Mass murder is primarily a crime committed by men with violent delusions who respond by attacking targets of opportunity. At best, decreasing the availability of assault weapons or increasing the number of armed citizens has had limited success in the past and does not address the root cause. To solve the problem, we need to shift our focus from better response to better prevention. Specifically, routine mental health checkups and an intervention hotline operated by social workers would provide a clear, direct path to get people the help they need before they do something irreversible. Ultimately, everyone will be happier and more productive, and in the long run lives will be saved. END

  1. FBI. 2005. Multi-Disciplinary Perspectives for Investigators. September 2. [Cited: December 31, 2012.]
  2. List of Rampage Killers.
  3. Xerox Murders.
  4. Nidal Malik Hasan.
  5. Timothy
  6. Jared Lee Loughner.
  7. Eric Harris and Dylan Klebold. Wiki
  8. Charles Whitman.
  9. Timothy McVeigh.
  10. Eric Harris and Dylan Klebold. Wikipedia .org.
  11. Seung-Hui Cho.
  12. Jared Lee Loughner.
  13. Frequently, they have a second or related disorder, like schizophrenia or psychopathy.
  14. A delusion is defined as a fixed false belief where the believer cannot be persuaded to another belief despite being presented with contrary evidence.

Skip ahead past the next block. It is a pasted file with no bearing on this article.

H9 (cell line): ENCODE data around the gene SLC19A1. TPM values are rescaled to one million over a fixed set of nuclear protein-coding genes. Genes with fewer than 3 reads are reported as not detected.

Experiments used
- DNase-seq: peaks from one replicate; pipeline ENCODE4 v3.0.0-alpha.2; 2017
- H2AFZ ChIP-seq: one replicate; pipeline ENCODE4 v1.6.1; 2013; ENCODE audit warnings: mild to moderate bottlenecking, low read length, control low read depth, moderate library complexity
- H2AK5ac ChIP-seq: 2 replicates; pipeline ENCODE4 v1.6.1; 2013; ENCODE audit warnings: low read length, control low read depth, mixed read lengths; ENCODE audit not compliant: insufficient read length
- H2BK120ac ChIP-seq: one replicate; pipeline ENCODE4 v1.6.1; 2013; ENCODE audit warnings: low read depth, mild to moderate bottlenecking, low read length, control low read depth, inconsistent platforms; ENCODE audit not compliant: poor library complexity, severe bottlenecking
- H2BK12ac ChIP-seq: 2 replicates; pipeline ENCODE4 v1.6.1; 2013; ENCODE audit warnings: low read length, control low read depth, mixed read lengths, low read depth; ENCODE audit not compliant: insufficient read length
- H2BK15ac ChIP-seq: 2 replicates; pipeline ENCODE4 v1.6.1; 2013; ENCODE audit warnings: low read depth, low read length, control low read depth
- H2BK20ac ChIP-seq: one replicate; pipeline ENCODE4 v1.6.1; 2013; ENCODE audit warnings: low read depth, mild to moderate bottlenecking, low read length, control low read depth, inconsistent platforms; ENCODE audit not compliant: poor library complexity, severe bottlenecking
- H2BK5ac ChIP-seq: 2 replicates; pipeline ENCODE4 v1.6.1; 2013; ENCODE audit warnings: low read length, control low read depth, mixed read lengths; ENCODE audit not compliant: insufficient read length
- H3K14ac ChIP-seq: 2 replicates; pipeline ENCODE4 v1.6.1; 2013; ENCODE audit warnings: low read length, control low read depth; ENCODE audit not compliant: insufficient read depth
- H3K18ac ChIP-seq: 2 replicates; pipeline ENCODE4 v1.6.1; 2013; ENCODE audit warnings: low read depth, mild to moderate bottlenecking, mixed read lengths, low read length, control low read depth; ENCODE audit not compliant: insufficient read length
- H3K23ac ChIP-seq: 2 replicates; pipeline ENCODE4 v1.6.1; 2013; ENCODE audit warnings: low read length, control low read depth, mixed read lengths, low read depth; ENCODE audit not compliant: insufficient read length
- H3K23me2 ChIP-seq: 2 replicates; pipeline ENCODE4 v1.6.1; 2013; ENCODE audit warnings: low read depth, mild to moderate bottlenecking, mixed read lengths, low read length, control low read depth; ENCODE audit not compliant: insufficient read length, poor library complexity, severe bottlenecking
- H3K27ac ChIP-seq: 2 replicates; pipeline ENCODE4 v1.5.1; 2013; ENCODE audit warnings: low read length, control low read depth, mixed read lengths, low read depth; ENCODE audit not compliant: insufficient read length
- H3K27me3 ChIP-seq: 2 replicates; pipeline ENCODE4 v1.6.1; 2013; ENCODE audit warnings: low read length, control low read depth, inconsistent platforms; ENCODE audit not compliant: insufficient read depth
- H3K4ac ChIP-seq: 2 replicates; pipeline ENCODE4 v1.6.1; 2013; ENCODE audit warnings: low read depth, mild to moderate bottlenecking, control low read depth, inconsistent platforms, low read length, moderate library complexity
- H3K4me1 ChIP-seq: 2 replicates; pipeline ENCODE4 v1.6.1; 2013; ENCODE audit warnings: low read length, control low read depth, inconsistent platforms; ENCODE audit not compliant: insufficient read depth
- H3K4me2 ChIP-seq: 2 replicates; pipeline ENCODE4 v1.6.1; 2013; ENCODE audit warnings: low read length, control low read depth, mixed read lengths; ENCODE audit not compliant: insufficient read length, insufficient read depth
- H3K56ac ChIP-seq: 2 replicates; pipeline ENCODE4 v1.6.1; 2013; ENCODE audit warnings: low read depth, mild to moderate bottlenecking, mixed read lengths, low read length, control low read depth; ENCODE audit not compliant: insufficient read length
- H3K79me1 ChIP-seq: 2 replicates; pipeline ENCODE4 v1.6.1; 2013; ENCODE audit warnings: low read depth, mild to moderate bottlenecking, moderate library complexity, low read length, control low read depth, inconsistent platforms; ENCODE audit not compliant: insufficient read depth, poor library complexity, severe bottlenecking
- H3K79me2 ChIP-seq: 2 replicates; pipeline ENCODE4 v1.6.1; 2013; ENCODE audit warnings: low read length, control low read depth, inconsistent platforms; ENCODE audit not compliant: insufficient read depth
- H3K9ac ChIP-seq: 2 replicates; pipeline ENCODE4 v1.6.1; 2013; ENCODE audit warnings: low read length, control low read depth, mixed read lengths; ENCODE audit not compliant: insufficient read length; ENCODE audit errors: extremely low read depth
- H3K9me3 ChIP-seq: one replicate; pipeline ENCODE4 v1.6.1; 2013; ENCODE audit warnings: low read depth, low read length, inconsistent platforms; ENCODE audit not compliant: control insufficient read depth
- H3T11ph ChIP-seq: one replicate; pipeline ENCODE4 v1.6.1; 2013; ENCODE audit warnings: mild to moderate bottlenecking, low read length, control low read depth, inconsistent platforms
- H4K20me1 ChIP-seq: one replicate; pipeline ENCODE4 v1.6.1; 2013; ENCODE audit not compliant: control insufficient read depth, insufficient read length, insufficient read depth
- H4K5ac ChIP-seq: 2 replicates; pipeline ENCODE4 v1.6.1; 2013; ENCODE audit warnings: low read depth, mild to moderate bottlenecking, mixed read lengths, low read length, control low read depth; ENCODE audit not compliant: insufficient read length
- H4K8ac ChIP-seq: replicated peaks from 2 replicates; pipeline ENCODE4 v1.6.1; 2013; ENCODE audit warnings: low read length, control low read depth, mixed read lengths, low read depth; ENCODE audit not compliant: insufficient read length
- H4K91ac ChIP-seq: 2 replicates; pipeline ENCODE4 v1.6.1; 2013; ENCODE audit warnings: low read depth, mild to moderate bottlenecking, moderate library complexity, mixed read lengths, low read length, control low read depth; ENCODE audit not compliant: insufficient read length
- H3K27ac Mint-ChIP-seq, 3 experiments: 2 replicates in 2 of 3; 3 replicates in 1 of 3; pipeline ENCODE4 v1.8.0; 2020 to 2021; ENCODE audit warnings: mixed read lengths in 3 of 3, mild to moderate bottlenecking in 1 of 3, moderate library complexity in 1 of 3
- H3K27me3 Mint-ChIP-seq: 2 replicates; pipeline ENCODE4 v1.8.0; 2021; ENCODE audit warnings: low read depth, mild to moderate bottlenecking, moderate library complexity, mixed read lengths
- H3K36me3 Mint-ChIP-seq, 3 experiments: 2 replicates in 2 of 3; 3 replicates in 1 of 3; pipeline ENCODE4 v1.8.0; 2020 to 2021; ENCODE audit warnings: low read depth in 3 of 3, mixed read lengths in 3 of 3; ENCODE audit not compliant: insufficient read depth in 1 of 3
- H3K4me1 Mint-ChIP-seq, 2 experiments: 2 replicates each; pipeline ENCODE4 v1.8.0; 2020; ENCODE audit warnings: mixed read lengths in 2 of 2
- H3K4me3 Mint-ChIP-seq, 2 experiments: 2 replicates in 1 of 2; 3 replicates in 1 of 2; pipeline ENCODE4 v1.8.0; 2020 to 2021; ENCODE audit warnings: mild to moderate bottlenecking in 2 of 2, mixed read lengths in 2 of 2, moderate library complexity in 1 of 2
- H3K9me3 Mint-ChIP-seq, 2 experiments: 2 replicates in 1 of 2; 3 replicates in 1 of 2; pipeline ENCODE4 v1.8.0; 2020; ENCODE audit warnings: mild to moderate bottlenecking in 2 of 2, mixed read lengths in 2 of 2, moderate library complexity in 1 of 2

15. Robert A. Hahn, et al. 2013. “First Reports Evaluating the Effectiveness of Strategies for Preventing Violence: Firearms Laws.” Center for Disease Control, October 3. [Cited: January 1, 2013.]
  16. Federal Bureau of Investigation. “Multi-Disciplinary Perspectives for Investigators.”
  17. The attacks of September 11, 2001 are not included in this analysis because it was a terrorist attack by a foreign organization with a political motive. However, it was the largest mass murder event in U.S. history and it happened during the Federal Assault Weapons Ban.
  18. When more than one type of gun was present, victims were counted based on perpetrator preference for semi-automatic weapons first, then long guns, then handguns.
  19. “Active Shooter” is police jargon for an attack in progress by a person with a loaded gun.
  20. Zamudio, Joe. 2011. “Joe Zamudio, Armed Citizen Hero.” Sierra Vista:, May 1, 068.
  21. Badger, Bill, Patricia Maisch, Roger Sulzgeber and Joe Zamudio. 2011. “EastcARstle.” [Archived Thread] — Rep. Giffords shooting: COL (ret.), January 9. [Cited: January 3, 2013.]
  22. ABC News. 2011. “Woman Wrestled Fresh Ammo Clip From Tucson Shooter as He Tried to Reload.” ABCNews. com. The Walt Disney Company, January 9. [Cited: January 3, 2013.]
  23. CBS News. 2011. “Authorities Release Detailed Loughner Timeline.” CBS Corporation, January 11. [Cited: January 3, 2013.]